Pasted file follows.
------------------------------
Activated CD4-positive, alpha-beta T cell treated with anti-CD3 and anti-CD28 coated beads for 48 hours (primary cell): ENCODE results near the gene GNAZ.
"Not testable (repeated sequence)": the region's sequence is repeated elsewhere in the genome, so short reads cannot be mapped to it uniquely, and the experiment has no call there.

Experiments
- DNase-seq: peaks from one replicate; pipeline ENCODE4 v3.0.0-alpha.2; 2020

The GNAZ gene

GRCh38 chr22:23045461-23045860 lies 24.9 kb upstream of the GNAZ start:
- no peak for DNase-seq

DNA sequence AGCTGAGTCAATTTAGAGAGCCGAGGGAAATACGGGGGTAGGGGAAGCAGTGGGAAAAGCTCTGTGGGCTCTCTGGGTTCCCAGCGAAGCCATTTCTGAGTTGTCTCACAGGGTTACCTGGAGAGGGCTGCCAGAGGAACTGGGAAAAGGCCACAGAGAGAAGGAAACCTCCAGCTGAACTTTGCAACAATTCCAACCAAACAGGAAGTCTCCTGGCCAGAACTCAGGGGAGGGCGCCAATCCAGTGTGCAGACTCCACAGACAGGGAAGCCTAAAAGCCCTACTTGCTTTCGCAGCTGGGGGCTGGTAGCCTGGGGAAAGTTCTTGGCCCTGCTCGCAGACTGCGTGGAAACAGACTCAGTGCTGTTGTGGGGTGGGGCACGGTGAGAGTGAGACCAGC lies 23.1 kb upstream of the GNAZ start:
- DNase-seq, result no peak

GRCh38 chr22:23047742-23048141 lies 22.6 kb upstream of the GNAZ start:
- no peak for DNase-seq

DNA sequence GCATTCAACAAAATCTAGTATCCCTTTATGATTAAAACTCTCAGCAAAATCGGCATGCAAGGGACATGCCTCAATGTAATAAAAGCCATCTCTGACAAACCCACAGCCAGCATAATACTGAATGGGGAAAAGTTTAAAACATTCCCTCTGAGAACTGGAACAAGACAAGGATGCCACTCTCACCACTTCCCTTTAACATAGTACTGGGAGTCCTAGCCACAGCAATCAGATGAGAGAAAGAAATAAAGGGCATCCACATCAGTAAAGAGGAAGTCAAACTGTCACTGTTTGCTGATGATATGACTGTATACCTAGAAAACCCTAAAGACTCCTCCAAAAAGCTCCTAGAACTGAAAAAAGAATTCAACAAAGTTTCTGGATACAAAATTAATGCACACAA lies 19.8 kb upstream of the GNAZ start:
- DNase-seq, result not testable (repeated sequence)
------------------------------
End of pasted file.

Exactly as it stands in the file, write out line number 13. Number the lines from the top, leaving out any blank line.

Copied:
- DNase-seq, result not testable (repeated sequence)